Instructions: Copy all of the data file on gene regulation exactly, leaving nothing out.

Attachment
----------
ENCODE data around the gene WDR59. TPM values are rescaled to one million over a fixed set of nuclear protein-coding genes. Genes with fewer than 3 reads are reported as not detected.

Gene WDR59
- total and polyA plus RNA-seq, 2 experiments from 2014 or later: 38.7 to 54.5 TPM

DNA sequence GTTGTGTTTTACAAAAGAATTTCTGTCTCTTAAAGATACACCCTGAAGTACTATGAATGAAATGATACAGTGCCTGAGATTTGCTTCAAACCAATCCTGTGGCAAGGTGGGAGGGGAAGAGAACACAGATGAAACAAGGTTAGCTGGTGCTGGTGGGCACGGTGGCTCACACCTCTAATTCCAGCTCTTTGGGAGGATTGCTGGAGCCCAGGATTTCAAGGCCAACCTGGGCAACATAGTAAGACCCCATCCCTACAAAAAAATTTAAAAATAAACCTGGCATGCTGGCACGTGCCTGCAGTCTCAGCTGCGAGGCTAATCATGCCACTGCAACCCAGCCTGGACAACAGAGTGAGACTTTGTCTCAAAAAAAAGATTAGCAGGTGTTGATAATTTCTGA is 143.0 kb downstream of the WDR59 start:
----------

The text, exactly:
ENCODE data around the gene WDR59. TPM values are rescaled to one million over a fixed set of nuclear protein-coding genes. Genes with fewer than 3 reads are reported as not detected.

Gene WDR59
- total and polyA plus RNA-seq, 2 experiments from 2014 or later: 38.7 to 54.5 TPM

DNA sequence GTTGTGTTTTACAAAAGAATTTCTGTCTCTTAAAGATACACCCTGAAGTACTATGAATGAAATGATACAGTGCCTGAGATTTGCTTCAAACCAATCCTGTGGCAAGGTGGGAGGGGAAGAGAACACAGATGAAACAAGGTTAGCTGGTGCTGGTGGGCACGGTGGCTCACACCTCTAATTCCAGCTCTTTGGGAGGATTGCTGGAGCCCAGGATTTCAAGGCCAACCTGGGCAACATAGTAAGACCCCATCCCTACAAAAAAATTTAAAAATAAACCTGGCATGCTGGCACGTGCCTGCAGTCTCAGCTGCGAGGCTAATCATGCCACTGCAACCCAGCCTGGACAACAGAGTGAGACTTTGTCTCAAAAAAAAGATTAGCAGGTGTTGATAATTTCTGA is 143.0 kb downstream of the WDR59 start: